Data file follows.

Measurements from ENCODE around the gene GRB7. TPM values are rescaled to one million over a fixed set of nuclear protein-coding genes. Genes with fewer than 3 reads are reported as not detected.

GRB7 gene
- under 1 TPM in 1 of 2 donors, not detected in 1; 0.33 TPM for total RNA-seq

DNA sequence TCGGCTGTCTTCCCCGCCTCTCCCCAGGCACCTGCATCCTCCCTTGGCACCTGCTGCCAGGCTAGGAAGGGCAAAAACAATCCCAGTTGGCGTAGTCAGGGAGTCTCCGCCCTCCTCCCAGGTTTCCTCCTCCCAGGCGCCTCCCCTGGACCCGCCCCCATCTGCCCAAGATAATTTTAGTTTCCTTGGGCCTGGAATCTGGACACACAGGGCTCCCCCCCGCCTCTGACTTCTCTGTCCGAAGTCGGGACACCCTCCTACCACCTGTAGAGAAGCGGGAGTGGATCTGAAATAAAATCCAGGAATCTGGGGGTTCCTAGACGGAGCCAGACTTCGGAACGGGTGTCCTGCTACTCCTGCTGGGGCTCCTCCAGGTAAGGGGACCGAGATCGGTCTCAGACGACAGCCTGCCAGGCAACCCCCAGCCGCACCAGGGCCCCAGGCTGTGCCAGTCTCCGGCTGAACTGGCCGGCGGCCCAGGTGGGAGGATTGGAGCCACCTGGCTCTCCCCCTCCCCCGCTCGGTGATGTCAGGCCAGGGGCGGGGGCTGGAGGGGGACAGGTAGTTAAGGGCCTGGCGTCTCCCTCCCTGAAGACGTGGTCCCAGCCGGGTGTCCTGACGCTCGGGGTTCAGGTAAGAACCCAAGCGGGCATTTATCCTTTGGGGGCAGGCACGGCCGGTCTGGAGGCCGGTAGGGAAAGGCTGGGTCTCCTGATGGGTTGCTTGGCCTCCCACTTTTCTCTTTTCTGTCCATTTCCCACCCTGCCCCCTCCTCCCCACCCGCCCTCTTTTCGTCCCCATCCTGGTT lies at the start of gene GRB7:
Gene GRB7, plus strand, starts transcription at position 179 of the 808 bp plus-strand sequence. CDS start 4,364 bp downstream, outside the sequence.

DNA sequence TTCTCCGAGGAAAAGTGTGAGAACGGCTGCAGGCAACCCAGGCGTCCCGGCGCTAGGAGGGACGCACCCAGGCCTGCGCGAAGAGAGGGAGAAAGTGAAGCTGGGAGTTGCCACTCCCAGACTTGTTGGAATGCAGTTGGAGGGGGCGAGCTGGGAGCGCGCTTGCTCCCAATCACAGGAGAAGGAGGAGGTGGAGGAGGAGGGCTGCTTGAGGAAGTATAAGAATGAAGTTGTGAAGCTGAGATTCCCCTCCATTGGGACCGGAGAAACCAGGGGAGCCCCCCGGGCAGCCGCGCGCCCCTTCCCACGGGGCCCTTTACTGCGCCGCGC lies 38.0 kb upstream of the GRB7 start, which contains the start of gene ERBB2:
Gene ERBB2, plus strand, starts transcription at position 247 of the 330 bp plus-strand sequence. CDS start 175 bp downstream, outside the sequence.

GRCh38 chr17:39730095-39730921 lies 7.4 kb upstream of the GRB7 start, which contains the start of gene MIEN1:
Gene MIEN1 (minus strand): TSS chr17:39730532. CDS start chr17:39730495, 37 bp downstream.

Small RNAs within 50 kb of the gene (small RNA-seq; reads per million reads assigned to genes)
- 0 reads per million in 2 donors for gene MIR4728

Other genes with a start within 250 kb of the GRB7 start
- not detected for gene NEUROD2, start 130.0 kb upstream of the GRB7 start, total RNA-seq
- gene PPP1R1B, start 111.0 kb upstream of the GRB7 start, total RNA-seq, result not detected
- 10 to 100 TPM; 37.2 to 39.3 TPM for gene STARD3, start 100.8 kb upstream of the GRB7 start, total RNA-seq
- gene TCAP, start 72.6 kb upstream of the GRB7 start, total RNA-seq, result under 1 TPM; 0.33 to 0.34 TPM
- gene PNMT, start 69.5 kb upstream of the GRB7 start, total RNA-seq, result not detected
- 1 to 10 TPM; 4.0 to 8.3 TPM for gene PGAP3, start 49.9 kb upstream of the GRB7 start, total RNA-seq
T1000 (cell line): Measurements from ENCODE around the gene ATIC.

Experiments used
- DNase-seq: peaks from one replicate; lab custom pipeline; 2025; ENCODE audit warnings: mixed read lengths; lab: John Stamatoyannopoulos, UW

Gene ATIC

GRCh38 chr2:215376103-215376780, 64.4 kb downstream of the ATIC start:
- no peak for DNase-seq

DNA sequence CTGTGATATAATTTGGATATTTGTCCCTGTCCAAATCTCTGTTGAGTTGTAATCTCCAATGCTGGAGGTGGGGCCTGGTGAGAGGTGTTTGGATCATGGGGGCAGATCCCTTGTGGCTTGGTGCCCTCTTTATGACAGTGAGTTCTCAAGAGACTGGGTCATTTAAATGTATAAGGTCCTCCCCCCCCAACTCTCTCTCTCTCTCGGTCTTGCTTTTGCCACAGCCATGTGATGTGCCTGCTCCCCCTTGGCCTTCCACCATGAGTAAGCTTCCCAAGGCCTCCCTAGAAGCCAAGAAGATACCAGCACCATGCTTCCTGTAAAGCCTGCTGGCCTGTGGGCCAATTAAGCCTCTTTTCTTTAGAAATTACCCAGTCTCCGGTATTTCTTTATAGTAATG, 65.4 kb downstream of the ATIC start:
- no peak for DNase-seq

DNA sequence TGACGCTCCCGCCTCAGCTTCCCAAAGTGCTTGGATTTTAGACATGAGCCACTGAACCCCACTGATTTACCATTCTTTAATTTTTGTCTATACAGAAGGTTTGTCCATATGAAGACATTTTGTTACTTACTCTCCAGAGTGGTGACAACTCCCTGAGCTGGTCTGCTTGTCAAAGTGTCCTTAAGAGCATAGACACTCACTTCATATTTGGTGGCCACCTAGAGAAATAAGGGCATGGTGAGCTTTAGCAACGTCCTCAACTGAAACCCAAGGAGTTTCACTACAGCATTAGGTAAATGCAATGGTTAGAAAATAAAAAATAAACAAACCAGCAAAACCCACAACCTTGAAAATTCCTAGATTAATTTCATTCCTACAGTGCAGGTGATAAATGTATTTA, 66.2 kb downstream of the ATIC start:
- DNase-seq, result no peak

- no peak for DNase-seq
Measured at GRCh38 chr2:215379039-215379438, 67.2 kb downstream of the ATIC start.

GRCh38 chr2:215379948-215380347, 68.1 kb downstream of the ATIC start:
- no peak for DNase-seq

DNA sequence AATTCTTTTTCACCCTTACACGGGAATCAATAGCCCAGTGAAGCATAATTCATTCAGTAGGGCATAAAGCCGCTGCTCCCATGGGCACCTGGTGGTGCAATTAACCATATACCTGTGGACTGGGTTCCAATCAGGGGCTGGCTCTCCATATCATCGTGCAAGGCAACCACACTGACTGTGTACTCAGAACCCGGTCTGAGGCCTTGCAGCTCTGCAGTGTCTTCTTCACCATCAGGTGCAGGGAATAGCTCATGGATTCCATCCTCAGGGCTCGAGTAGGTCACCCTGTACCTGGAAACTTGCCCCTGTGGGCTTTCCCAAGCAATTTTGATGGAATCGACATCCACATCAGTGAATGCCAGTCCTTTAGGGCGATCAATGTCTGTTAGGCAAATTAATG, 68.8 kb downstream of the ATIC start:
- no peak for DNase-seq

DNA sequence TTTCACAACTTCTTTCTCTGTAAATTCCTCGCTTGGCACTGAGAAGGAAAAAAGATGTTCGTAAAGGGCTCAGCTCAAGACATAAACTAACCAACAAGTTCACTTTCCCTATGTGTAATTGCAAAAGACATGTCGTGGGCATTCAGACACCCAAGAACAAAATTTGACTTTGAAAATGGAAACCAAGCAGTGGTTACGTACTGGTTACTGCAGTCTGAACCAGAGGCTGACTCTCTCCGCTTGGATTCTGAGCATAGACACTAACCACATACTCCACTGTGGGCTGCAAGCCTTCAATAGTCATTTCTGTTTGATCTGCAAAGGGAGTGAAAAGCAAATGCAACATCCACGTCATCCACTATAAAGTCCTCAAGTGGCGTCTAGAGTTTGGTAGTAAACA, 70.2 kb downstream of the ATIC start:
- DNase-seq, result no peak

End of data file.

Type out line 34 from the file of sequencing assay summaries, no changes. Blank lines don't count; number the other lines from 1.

- no peak for DNase-seq